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Analysis of Tupac Shakur's Song 'Changes'

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 Throughout the past 400 years white supremacy has taken over America. There have been many songs, movements, and advertisements that have attempted to make a change. One example would be Tupac Shakur’s song “Changes”. Tupac Shakur was an African American rapper that was assassinated in 1996. He comes from the Black Panther party, and has a background in fighting for racial equality. He has many popular songs, but “Changes” is one of the most influential. The song is about how people, regardless of race, should unite and make changes as a group. Although the song is two decades old, it still applies to current times. In his song, he conveys a message of justice against systemic racism and disrupts the values of ethnic norms by using rhyme schemes, allusions, and anaphoras to call attention to how people of color are marginalized.

Tupac uses rhyme schemes to disrupt the values of system racism and ethnic norms. In the first verse he says, “Cops give a damn about a negro/Pull the trigger, kill a n*gga, he’s a hero.” Tupac rhymes the words “negro” and “hero” to show how when a cop kills a black man, he’s seen as a hero; he does this to disrupt the ethnic norm of black people being recognized as criminals. Tupac is demonstrating to the listener that black people are seen as heroes because they take gunshots in order to bring society a step closer to equality and justice against systemic racism; by taking the gunshots, blacks are helping to end racism. He erases the negative stereotype of black criminals and replaces it with a positive compliment. As the verse progresses, Tupac also states, “I got love for my brother/ But we can never go nowhere unless we share with each other.” By using this rhyme scheme, Tupac is emphasizing that progress can’t be made if society doesn’t work together and accept to appreciate each other’s differences. He’s disrupting the belief of systemic racism by implying that if people of all colors work together, they can create equality. Furthermore into the next verse, Tupac states “‘Cause both black and white are smokin’ crack tonight”. He states this to demonstrate to the reader that black and white people both do drugs, but only black people get the derogatory image of being a criminal. Tupac is bringing attention to the listener that white people should be considered criminals as well if they do the same actions as blacks. This use of a rhyme scheme between the words “white” and “tonight” disrupts the belief of ethnic norms because it shows that this black stereotype of doing drugs intertwines with white people.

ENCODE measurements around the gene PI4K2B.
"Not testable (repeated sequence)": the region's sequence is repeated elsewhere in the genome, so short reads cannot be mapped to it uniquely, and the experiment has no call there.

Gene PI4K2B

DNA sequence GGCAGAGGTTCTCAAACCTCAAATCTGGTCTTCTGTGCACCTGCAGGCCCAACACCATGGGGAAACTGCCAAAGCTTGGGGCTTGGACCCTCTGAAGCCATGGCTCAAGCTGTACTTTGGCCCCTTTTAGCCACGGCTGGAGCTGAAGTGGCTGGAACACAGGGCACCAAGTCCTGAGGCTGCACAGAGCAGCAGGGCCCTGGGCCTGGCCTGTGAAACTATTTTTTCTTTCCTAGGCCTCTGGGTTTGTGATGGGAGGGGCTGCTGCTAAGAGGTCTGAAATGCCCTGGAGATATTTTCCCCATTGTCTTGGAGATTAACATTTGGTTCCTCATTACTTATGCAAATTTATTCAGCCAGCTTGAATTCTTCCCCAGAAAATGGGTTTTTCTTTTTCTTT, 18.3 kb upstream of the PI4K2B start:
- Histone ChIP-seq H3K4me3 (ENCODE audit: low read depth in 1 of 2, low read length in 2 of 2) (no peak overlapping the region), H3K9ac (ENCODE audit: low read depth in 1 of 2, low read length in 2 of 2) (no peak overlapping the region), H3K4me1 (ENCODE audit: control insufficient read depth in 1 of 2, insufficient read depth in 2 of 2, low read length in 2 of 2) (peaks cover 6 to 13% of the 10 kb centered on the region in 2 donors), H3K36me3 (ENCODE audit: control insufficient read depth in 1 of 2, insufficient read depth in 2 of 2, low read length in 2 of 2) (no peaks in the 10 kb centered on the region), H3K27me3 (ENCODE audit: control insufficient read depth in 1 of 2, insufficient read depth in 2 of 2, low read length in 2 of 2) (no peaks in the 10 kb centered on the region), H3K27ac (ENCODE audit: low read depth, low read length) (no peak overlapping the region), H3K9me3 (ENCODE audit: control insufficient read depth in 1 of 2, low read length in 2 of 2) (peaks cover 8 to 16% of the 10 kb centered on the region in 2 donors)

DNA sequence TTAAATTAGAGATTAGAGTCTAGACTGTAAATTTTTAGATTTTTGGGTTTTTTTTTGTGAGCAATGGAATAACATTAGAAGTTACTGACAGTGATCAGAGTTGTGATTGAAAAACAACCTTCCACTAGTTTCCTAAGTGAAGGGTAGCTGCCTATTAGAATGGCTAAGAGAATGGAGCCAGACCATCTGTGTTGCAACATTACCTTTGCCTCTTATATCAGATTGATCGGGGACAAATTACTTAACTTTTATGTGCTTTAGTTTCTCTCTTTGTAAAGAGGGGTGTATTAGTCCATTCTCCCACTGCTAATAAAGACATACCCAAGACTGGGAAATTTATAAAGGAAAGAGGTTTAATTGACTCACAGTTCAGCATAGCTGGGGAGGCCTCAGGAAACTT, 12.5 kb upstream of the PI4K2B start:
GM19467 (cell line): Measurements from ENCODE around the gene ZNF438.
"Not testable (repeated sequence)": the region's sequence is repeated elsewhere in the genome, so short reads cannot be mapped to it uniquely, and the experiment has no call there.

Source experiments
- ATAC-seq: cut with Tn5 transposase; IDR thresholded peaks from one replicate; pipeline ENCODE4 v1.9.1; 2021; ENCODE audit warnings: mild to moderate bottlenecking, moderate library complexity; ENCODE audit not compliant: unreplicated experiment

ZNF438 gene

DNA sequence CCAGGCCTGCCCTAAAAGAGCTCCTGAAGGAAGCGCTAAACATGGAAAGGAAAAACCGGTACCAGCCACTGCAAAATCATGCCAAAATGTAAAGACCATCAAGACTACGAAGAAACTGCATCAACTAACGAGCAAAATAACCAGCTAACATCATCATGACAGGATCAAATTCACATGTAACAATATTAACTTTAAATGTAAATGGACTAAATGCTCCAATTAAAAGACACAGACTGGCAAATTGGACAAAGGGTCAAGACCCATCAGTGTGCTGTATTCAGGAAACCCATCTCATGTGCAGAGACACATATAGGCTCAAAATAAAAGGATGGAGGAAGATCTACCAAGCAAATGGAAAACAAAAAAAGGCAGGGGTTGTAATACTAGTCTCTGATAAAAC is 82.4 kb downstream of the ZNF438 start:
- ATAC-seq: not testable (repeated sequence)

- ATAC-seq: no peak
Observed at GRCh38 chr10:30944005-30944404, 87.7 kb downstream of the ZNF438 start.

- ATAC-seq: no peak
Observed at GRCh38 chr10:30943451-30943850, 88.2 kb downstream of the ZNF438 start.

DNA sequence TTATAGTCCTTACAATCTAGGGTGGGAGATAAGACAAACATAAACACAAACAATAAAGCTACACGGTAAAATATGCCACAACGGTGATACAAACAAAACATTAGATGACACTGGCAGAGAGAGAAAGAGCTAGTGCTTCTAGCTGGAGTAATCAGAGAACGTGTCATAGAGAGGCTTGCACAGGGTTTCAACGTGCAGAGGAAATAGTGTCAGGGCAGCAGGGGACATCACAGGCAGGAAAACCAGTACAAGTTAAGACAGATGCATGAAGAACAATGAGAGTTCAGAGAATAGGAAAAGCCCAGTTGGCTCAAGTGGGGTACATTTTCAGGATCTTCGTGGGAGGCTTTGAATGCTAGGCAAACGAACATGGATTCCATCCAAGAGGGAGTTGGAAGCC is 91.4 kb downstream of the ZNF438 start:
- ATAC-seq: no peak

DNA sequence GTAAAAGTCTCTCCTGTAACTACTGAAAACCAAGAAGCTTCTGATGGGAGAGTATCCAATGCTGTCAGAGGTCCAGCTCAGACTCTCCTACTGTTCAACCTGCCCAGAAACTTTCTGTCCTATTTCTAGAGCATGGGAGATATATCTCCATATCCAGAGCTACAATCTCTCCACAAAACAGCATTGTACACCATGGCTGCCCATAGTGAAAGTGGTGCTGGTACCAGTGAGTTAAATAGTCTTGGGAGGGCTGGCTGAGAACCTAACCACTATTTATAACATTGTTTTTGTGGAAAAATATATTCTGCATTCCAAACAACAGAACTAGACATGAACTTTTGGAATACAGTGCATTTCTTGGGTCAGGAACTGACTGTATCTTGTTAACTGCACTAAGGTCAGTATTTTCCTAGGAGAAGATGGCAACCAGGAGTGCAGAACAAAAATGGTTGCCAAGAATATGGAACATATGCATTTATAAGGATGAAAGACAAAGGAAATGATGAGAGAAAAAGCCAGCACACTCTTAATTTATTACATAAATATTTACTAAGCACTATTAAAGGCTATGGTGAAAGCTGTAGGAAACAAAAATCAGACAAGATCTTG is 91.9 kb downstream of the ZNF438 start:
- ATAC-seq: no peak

Tupac uses allusions to highlight the flaws of ethnic norms and systemic racism. A clear example would be in the first verse when he states “‘It’s time to fight back’ that’s what Huey said/ Two shots in the dark, now Huey’s dead”. Tupac alludes to Huey P. Newton, founder of the Black Panthers, to accentuate the problem with ethnic norms. He wants to show how white people are exploiting their power by killing powerful black people in hopes of defending their supremacy. This disrupts the values of ethnic norms because it shows that white people are actually the societal criminals, and that they should be the ones with that label attached to them. Also, Tupac shows how heroic a black person can be because he or she is a threat to achieving equality. As the song progresses to the third verse, Tupac states, “It’s war on the streets and a war in the Middle East”. The “war in the Middle East” is an allusion to The Gulf War. This allusion by Tupac points out how America focuses on war outside of the country instead of the “war on the streets” which is the struggle of equality. Tupac reveals that white people aren’t addressing civil problems with their power. He disrupts the values of systemic racism because he’s showing that white people aren’t capable of using their power correctly.

Tupac utilizes several anaphoras to emphasize America’s internalization of systemic racism. This is indicated when he includes the phrase “I see no changes” in each first sentence of every verse. Tupac does this to show the listener how people in society have internalized systemic racism in themselves. This evidence is used to emphasize how there are no “changes” being made and that they need to happen in order to disrupt systemic racism. He constantly uses this phrase throughout the song to show how over time he still doesn’t see any “changes” of inequality in race. Another anaphora seen throughout the lyrics of the song is the constant phrase “things’ll never be the same”. This anaphora strengthens Tupac’s argument about the need for equality. He repeats this phrase to show that there will never be equality between races and that they’ll “never be the same” if things don’t change. He’s showing the listener that there is a chance to disrupt systemic racism, but people need to change in order for it to happen.

Tupac calls attention to black people being marginalized by using rhyme schemes, allusions, and anaphoras to disrupt the values of ethnic norms and systemic racism in his song “Changes:. Tupac is using his artform to show people that all people are equal in power regardless of skin color. He persists that one day there will be change for equality. He wants to show all of his listeners, black and white, that they can bring change to the world if they work together as a group.

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Analysis Of Tupac Shakur’s Song ‘Changes’. (2021, December 16). GradesFixer. Retrieved September 22, 2022, from
“Analysis Of Tupac Shakur’s Song ‘Changes’.” GradesFixer, 16 Dec. 2021,
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